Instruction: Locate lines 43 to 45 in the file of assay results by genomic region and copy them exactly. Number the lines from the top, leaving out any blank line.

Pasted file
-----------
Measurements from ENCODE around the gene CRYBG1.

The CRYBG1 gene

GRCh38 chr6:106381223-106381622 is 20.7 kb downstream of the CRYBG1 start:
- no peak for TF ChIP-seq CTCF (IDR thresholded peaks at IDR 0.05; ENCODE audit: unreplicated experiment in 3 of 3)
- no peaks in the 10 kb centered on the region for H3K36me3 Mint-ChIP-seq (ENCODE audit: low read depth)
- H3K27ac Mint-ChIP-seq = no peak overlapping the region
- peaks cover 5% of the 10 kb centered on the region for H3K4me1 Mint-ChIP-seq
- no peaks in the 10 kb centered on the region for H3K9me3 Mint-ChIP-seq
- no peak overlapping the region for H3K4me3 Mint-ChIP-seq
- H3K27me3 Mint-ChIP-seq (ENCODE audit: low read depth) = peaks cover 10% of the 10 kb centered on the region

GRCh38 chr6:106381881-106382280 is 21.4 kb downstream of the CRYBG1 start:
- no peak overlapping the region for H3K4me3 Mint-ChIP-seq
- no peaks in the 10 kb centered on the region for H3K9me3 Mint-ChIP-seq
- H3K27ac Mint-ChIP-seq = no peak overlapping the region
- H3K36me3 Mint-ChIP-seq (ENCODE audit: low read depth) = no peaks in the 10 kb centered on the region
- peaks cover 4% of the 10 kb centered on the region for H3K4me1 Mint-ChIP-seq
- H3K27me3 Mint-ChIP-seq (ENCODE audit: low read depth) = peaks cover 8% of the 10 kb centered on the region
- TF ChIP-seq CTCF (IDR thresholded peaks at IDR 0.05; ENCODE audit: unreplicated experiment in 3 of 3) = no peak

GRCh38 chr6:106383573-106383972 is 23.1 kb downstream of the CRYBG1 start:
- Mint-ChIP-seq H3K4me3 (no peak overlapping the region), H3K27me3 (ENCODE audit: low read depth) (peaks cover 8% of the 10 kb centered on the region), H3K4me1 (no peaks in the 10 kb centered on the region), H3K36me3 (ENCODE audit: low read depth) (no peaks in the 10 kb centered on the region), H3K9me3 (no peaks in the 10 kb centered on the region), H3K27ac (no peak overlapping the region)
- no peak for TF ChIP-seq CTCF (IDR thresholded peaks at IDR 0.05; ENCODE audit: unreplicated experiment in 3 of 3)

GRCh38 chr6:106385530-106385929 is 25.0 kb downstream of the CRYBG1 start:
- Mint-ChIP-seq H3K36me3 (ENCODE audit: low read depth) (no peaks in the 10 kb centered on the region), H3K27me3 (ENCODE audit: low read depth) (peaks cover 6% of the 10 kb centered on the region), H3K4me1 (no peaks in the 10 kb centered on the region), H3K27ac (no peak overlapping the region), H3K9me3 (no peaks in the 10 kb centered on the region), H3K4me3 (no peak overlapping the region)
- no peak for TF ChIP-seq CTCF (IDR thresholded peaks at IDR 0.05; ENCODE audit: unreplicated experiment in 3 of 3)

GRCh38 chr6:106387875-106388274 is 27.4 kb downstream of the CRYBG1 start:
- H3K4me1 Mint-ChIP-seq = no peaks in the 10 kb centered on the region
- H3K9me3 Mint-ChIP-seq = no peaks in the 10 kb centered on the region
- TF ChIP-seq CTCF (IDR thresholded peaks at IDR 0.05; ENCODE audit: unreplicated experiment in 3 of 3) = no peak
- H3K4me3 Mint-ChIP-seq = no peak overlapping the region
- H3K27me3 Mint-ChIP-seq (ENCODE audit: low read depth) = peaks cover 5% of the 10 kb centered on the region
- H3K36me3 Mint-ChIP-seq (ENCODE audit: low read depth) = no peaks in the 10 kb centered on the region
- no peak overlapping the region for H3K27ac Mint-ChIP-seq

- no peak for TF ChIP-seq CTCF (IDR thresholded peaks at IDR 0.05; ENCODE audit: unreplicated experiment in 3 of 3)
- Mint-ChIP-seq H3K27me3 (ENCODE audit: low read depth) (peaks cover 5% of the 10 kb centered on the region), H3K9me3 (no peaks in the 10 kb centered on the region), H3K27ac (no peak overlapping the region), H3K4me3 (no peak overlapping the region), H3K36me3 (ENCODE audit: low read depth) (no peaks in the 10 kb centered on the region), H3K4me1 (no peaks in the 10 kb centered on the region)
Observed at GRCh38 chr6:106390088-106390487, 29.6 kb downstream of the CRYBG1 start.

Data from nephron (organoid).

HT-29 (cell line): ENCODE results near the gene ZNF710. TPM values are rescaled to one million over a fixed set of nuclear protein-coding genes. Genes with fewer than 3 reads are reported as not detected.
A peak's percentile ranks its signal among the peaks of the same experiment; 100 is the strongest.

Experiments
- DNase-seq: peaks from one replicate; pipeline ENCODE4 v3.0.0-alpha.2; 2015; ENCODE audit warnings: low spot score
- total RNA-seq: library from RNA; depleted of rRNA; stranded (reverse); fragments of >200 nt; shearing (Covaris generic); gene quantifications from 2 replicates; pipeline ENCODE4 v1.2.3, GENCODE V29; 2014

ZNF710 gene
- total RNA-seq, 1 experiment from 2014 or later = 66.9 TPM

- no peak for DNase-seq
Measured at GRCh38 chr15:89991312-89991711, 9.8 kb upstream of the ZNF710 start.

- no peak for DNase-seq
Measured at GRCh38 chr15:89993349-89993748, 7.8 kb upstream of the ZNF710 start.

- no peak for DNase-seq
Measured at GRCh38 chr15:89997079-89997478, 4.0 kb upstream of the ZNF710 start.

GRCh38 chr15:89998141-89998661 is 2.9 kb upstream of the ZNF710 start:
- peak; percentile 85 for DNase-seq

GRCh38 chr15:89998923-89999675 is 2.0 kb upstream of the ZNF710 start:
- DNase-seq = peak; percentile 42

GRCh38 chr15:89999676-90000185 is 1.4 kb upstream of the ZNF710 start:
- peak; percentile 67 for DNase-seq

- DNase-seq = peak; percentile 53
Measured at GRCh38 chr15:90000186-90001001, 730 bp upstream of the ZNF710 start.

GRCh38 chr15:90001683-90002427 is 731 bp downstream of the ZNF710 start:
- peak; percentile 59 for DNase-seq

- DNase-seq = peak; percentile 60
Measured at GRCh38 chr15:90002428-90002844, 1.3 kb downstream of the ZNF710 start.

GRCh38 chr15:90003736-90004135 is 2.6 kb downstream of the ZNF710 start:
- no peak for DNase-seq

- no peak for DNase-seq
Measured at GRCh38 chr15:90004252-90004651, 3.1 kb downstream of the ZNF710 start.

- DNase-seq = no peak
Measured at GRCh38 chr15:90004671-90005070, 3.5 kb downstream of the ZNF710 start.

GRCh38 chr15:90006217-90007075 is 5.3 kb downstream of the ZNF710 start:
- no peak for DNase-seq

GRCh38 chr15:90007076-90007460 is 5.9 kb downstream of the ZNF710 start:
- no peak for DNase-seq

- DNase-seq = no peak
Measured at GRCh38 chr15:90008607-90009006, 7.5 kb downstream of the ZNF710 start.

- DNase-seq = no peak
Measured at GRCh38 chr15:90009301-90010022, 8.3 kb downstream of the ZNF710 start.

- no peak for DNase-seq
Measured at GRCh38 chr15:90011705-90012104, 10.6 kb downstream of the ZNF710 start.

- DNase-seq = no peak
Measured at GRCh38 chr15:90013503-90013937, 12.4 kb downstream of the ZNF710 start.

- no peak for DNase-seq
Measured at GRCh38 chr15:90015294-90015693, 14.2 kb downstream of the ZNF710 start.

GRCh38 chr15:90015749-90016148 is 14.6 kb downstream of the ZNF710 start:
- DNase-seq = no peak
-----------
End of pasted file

- total RNA-seq, 1 experiment from 2014 or later = 66.9 TPM

- no peak for DNase-seq
Measured at GRCh38 chr15:89991312-89991711, 9.8 kb upstream of the ZNF710 start.